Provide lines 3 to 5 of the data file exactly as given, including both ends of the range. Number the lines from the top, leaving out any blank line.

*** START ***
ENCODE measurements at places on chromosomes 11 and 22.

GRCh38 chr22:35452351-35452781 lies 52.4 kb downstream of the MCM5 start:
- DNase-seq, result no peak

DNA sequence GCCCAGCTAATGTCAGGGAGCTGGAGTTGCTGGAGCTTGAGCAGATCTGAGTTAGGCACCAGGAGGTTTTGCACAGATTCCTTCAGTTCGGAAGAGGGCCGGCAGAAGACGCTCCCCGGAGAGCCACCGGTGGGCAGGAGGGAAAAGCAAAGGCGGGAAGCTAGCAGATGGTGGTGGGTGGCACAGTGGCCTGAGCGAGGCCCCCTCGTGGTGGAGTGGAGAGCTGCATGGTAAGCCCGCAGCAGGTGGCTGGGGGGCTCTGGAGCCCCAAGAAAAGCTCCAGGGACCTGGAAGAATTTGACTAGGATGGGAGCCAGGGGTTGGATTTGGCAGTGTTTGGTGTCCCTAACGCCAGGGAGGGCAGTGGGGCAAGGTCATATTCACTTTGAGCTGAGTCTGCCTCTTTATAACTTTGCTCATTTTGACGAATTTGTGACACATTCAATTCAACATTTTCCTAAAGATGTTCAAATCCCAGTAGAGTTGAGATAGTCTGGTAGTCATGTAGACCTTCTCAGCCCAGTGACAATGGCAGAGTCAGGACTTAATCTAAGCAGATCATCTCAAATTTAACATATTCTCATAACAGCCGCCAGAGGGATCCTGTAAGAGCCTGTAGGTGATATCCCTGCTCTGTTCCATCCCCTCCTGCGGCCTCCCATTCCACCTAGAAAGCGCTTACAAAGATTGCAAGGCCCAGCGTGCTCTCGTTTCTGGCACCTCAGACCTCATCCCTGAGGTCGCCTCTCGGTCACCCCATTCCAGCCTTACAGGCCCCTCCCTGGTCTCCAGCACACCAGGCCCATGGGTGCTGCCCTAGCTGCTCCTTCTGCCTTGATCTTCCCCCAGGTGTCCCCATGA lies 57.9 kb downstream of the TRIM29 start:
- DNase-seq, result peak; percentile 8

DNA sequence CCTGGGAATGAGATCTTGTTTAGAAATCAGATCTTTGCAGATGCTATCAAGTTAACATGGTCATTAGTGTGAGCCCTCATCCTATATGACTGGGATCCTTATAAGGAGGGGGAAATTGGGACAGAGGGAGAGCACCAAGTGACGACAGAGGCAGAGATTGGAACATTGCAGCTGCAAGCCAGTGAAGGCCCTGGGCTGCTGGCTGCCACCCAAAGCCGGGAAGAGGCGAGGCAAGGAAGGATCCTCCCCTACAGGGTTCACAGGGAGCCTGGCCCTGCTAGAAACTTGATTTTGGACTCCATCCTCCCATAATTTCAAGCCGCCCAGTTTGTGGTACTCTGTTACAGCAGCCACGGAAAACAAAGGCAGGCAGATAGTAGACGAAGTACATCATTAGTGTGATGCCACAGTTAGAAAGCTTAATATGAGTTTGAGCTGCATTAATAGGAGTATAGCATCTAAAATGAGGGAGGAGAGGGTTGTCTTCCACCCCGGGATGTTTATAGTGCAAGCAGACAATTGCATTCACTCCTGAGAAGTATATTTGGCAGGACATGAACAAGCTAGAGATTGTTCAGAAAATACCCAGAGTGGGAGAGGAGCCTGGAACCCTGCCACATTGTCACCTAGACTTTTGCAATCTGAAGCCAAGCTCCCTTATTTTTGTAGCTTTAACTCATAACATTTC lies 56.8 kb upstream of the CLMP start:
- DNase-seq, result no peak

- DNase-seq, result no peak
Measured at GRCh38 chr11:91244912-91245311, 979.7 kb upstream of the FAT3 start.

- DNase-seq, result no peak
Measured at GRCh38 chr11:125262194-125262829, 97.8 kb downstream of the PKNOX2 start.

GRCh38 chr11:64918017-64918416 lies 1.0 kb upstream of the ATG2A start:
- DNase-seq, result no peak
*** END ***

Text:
- DNase-seq, result no peak

DNA sequence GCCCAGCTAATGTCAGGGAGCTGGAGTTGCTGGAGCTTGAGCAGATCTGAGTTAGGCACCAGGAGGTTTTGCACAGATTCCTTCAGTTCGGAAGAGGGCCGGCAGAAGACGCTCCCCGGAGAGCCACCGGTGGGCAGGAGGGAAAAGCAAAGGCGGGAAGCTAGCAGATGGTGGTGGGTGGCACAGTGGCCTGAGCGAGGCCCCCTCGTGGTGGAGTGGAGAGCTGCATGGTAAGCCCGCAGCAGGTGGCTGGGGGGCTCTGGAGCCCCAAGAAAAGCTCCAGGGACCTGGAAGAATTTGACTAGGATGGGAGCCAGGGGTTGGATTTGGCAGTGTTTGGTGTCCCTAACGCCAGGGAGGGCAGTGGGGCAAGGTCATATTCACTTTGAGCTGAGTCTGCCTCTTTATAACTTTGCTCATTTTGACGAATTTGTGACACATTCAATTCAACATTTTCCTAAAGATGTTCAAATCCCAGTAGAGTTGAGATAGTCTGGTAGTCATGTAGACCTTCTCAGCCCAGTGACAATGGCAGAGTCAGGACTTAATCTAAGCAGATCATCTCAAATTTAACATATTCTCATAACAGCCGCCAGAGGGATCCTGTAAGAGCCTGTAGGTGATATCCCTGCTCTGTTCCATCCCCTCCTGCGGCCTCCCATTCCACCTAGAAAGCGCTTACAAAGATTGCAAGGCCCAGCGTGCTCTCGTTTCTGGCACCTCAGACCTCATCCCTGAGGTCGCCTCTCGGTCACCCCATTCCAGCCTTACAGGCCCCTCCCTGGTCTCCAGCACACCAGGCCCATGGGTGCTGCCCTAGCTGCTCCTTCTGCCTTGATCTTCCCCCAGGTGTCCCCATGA lies 57.9 kb downstream of the TRIM29 start:
- DNase-seq, result peak; percentile 8